Category Archives: Prescription Drug Abuse
You’re hanging out with your friends at your house, and your parents are gone. You’re bored. You guys wanna do something kinda different and fun, a little rebellious. You can’t get any alcohol because you aren’t 21, and you don’t know anyone who is that would buy you some. Weed is pretty hard to get a hold of if you don’t know any dealers. But, you could always go through your parents medicine cabinet… There’s definitely something in there that can get you high.
That’s how easy it is, and that’s why so many teens take prescription drugs.
Prescription drug abuse is when someone takes a medication that was prescribed for someone else and/or uses it for something other than what the doctor intended it for. So, like taking pills that are supposed to be for your mom, or taking Adderall to help you get through a late night study session.
After marijuana and alcohol, prescription drugs are the most commonly abused substances by Americans 14 and older. Teens get it from friends and relatives, and most of the time they steal it.
A lot of people use prescription drugs to get high because they believe them to be safer than street drugs. They figure that if doctors give them to people, they must not be bad and do any harm. But the reality is that they are VERY DANGEROUS if taken in the wrong way. When doctors prescribe medicine, they consider all kinds of things like how healthy the person is, their height and weight, how old they are, how much they should take, how often they should take it, what other health issues the person may have, and all kinds of things. You can’t just take a random amount of some random medicine and expect that to be okay for your body.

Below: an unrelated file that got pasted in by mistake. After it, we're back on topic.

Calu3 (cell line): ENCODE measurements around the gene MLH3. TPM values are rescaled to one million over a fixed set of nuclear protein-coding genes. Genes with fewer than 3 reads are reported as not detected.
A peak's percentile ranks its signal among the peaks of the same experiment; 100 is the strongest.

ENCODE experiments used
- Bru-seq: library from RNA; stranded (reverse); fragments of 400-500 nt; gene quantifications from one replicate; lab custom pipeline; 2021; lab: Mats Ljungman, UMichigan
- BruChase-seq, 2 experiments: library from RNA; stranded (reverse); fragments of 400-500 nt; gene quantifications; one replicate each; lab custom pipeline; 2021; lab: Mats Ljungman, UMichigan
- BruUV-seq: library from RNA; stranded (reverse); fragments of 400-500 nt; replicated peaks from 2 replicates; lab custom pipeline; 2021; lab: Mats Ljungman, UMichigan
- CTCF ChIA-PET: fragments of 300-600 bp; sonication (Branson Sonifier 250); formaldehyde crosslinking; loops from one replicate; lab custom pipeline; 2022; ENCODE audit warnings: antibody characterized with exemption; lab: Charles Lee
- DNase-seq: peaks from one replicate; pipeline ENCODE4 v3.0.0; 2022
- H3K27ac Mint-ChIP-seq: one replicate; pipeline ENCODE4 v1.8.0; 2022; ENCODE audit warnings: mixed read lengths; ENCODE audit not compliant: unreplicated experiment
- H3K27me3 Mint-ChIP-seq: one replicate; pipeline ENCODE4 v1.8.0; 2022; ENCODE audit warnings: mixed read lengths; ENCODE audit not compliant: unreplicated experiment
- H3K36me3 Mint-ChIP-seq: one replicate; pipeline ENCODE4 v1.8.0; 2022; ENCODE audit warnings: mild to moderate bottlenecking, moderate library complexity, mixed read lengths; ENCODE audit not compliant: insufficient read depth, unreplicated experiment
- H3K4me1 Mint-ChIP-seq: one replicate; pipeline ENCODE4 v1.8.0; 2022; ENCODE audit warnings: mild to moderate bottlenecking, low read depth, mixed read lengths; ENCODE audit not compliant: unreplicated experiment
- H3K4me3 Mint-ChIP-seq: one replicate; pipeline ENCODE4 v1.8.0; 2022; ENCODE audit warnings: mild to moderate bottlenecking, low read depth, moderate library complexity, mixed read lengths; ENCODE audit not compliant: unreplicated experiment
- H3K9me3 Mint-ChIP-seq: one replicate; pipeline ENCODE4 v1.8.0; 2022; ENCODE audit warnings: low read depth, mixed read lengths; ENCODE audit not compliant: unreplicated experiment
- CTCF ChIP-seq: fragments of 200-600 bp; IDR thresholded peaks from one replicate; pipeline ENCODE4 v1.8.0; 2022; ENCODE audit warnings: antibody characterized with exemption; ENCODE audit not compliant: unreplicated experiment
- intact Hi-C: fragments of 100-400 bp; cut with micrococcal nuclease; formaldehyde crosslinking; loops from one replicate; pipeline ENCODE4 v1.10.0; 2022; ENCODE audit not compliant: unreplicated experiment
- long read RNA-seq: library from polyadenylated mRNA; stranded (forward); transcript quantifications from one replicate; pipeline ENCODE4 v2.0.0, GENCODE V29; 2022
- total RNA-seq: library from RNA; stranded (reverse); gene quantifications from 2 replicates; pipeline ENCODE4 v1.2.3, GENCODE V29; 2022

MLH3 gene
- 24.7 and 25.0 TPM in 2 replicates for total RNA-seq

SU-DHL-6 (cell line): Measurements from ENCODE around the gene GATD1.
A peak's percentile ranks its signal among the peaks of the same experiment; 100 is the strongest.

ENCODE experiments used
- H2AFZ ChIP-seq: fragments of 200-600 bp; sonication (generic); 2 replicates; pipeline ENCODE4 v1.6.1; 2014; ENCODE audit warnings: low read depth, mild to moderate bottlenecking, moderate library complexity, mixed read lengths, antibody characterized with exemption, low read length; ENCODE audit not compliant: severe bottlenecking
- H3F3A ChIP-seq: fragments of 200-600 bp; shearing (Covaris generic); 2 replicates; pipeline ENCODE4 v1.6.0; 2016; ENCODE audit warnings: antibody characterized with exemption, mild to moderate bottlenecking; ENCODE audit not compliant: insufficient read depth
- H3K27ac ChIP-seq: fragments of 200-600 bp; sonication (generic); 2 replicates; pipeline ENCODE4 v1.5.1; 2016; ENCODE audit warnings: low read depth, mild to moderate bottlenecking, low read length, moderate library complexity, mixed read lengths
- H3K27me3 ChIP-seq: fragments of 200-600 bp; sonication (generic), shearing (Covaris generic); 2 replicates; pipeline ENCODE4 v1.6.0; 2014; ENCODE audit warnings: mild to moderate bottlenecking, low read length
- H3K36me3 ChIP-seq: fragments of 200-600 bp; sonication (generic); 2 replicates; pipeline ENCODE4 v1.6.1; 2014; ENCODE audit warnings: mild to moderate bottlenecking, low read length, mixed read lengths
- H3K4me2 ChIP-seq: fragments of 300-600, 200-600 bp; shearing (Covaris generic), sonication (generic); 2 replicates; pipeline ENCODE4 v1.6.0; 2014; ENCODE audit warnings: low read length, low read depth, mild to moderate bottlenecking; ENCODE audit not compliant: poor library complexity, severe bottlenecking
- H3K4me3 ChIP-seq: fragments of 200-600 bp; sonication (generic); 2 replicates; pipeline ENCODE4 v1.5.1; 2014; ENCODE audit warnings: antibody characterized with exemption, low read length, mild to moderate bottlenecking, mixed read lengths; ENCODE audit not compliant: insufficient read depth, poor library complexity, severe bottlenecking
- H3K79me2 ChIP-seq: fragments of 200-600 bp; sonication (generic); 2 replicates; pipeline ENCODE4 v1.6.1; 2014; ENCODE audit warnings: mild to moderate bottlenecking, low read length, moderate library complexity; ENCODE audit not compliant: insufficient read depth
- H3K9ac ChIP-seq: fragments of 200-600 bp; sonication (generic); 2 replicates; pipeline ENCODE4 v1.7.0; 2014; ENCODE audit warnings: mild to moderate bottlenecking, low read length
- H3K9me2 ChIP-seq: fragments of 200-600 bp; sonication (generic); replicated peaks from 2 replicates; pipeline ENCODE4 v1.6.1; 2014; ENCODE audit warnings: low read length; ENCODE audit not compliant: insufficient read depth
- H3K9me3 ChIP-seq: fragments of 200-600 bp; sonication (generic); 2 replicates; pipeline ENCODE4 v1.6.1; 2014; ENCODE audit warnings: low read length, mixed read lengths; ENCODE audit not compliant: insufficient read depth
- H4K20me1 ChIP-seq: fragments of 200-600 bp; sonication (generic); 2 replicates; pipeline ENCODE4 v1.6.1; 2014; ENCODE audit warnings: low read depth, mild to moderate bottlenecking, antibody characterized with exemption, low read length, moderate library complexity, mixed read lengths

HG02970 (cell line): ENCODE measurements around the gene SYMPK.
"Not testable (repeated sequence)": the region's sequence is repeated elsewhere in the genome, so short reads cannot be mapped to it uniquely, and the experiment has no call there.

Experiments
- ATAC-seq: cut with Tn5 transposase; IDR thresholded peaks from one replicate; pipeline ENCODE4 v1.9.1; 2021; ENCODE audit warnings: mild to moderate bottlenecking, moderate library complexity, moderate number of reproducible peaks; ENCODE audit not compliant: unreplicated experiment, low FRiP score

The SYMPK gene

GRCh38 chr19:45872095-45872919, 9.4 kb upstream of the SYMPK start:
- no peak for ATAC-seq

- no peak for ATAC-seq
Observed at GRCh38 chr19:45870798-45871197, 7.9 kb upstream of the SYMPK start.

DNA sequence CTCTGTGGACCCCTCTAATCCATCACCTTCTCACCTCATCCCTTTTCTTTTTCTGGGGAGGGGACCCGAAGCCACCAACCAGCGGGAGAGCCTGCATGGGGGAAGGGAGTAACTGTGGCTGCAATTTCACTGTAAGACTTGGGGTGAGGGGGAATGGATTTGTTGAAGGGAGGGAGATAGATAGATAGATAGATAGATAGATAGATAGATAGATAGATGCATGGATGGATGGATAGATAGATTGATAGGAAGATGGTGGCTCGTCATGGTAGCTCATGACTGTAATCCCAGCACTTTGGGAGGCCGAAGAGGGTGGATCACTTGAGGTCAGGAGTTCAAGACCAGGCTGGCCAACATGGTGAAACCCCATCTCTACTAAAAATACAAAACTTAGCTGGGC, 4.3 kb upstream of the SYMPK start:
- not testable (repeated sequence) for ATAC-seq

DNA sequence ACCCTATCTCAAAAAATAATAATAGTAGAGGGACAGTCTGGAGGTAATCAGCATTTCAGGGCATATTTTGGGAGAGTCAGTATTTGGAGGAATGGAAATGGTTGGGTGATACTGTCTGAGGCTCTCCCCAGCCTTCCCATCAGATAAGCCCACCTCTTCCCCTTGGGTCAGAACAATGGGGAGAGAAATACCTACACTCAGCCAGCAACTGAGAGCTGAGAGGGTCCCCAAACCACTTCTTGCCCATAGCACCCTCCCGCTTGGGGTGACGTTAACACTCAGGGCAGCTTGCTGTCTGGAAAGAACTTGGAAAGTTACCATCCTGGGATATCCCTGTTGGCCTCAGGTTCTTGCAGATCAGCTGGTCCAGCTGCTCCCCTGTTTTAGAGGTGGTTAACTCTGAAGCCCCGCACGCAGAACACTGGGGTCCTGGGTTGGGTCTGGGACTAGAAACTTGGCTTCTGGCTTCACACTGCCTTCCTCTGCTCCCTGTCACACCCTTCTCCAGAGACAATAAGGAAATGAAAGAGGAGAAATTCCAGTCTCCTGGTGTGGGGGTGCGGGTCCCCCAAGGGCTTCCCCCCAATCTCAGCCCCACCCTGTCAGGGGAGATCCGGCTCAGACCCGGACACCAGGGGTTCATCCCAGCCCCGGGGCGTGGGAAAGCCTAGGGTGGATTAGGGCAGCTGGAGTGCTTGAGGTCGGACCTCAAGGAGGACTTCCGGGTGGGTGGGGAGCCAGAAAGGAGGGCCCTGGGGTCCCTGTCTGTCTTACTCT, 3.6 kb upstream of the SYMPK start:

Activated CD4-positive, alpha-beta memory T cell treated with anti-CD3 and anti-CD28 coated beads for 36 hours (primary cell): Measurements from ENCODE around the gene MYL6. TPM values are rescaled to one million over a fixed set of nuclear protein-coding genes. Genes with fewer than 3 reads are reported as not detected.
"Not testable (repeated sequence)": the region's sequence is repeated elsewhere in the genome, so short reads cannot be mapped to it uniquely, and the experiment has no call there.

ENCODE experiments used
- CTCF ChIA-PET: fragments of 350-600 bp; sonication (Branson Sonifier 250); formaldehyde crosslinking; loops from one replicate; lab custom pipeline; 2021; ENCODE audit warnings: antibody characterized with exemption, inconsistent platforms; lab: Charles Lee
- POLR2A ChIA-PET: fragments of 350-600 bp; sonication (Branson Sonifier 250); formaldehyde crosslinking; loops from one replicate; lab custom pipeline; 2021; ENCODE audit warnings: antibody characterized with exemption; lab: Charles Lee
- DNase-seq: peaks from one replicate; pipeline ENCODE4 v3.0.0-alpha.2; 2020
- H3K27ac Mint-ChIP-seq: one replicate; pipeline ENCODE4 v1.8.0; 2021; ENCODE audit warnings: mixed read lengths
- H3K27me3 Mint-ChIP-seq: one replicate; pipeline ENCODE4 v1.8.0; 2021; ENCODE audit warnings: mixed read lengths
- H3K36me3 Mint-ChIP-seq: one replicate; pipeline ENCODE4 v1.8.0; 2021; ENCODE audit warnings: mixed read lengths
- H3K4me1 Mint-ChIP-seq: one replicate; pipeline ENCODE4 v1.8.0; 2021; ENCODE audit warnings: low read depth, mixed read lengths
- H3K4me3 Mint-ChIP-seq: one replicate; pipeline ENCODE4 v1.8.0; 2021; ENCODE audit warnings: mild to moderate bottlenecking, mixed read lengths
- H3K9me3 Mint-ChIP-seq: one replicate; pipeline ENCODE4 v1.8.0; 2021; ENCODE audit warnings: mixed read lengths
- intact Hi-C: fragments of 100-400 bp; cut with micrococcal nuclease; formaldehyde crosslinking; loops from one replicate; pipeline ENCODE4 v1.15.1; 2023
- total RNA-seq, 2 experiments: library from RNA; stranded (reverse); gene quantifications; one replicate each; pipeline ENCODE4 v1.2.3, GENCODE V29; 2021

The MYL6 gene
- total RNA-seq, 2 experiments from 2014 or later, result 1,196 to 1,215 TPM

So what exactly are the effects of taking prescription drugs?
- Difficulty breathing
- High body temperature
- Fast heartbeat
- Slurred speech
- Shallow breathing
- Lack of coordination
- Changes in your mood, perceptions, and behavior
People also take prescription drugs to commit suicide. So, it’s pretty scary that if you take it to get high, you could accidentally take too much and it could kill you.
There are different types of prescription drugs that teens take for different reasons. Opiois, like Vicodin and Oxycontin, are painkillers. Depressants, like Valium and Xanax, are used to help you sleep or relieve anxiety. Stimulants, like Adderall or Ritalin, help people with ADHD focus. Or, you could take any of these to feel high. People even take too much cough and cold medicine to get high.
Think about it. Taking these drugs is so, so scary. You really don’t know what it could do to you… it’s so easy to overdose with these. Also, it’s illegal. Do you really want to throw your future away and get in trouble with the law? Just for a “high” feeling that won’t even last that long? Is it really worth it?
These drugs are also super addicting. People don’t think they’re as addicting as street drugs, but they are.
If you’re taking prescription drugs, you need to stop. You might even need to get help. If you or a friend have a problem with prescription drug abuse, tell a trusted adult like a parent, teacher, coach, or counselor. You can also called 1-800-662-HELP or 1-888-4-AL-ANON, and they’ll tell you what steps to take to get over your addiction. Take action and make a change before it’s too late.
Even though you are young now doesn’t mean that you shouldn’t take care of yourself until you are older. More often than not you will find an older adult say that if they hadn’t done such and such at a young age they would be much better now. This is actually very true and should be thought about. Taking care of yourself isn’t just a fad, it is a lifelong decision and even though you may not be able to see the reasons right now, you will later in life.
For instance, eating healthy now and regularly exercising will help you not need hip replacements when you are in your 60s. Just look at that old lady who bleaches her hair, tans constantly, and smokes…what does she look like now? She has thinning hair, leathery skin, and has smoker’s lung. Do you want to look like that someday, too? If something seems harmless now can give you cancer eventually, then even small, positive changes can have a drastic effect.
Youth Outreach does not promote anything that is illegal, but, before you light up, pay for that tanning pass, take that shot of alcohol, or snort crack, think about what you are doing to the future you. If you still don’t believe me, start making those small decisions in your life, for the positive of course, and see the big results you get.